Majors & Minors in Political Science
Requirements for the Major in Political Science
To complete the major in Political Science, a student must complete a minimum of 36 credits, which include the following:
- American Government and Politics, PLSC 110 (3 credits)
- Comparative Politics, PLSC 140 (3 credits)
- International Relations, PLSC 220 (3 credits)
- Political Methodology, PLSC 280 (3 credits)
- Normative Political Theory, PLSC 380 (3 credits)
- One course in Public Administration (PLSC 260 or 360), and/or Public Law (PLSC 370, 372 or 376)
- One January Session course or approved equivalent
- One Capstone seminar
- Two additional courses, one from the subfields of American/Public Administration/Public Law and one from International Relations/Comparative Politics.
International Relations Track
Students wishing to pursue an International Relations Track should complete the basic requirements for the Political Science major and the following courses in International Relations and Comparative Politics:
- PLSC 228; 332; 333 (9 credits)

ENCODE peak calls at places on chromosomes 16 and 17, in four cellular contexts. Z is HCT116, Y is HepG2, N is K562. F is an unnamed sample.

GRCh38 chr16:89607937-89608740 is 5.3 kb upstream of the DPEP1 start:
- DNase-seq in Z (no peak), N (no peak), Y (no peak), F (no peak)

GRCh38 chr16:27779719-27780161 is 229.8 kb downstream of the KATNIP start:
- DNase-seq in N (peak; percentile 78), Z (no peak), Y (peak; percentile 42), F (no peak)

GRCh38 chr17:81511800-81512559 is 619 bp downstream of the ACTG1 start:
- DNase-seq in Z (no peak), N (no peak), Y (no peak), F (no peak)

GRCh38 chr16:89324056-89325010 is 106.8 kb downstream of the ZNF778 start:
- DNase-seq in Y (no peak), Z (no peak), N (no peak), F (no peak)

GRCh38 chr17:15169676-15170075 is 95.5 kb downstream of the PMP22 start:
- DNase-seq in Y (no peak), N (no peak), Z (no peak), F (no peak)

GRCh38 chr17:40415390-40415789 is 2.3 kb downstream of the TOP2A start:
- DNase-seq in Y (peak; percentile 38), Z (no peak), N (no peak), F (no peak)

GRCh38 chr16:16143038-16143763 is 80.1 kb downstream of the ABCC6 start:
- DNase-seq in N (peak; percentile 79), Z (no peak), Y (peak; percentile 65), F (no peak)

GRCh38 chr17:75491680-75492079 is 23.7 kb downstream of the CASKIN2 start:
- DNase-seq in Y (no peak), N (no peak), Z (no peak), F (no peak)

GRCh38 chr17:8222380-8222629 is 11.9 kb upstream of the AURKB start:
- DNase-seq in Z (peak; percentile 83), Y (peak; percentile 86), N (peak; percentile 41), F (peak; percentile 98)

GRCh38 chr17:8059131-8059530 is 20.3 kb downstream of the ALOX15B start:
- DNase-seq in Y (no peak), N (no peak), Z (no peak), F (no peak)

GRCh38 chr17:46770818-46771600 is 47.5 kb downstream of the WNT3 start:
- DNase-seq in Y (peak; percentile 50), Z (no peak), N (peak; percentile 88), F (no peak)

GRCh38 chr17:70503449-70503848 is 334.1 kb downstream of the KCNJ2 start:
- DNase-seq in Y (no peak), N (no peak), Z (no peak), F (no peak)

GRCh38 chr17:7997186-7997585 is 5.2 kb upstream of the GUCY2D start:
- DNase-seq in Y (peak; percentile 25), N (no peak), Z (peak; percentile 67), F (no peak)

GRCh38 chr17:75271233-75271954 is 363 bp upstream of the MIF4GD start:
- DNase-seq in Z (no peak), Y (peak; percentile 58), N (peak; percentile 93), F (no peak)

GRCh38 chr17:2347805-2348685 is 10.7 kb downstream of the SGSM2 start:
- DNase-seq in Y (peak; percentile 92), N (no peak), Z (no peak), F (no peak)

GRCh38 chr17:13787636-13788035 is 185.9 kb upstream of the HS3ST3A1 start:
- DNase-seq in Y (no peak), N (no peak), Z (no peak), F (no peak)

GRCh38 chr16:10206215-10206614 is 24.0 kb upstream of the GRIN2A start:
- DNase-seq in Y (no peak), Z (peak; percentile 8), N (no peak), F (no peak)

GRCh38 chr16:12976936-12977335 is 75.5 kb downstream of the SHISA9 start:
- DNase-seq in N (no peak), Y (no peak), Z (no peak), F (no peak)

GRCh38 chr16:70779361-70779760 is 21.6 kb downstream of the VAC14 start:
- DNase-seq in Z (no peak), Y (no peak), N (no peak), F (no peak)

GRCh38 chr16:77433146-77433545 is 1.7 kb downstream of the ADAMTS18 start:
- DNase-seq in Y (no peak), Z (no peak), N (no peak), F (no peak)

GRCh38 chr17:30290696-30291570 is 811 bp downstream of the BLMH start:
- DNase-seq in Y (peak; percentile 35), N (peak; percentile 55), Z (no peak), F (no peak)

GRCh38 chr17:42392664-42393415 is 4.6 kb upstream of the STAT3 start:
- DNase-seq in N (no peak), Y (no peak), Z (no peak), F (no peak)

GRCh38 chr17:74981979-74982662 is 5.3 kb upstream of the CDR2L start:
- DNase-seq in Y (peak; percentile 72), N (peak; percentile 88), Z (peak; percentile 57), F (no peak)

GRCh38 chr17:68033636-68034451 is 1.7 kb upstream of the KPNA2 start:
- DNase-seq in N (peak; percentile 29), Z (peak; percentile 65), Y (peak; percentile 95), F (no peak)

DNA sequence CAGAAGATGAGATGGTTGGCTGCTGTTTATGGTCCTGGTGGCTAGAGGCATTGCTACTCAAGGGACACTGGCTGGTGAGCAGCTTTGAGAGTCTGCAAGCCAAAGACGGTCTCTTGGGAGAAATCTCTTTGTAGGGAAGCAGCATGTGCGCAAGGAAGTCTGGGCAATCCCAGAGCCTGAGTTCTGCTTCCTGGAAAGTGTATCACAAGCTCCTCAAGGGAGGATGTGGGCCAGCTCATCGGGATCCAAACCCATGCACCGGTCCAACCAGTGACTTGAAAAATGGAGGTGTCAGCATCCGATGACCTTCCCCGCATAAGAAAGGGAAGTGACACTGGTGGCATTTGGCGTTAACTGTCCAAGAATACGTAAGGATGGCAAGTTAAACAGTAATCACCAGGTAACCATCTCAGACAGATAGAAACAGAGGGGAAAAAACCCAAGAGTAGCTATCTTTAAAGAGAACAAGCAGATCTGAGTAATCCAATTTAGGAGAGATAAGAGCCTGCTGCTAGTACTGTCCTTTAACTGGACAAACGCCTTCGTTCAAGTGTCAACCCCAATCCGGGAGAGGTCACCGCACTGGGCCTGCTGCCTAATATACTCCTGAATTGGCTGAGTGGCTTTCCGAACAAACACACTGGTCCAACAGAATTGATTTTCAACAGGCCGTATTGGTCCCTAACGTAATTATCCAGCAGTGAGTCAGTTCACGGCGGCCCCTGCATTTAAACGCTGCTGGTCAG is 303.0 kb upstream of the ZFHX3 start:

- PLSC 330, 339, or 340 (3 credits)
- Two courses in Comparative Politics from at least two regions (6 credits)
In addition, students pursuing this track should take at least two (2) years of a foreign language and other appropriate courses as recommended by the department. Students are also encouraged to participate in an overseas or off-campus program that is either language-based or has a political science or international relations component.
Requirements for the Minor in Political Science
To complete the minor in Political Science, a student must complete a minimum of 18 credits, including PLSC 100 or 110, selected in consultation with the department minor advisor to fulfill one of the following emphases: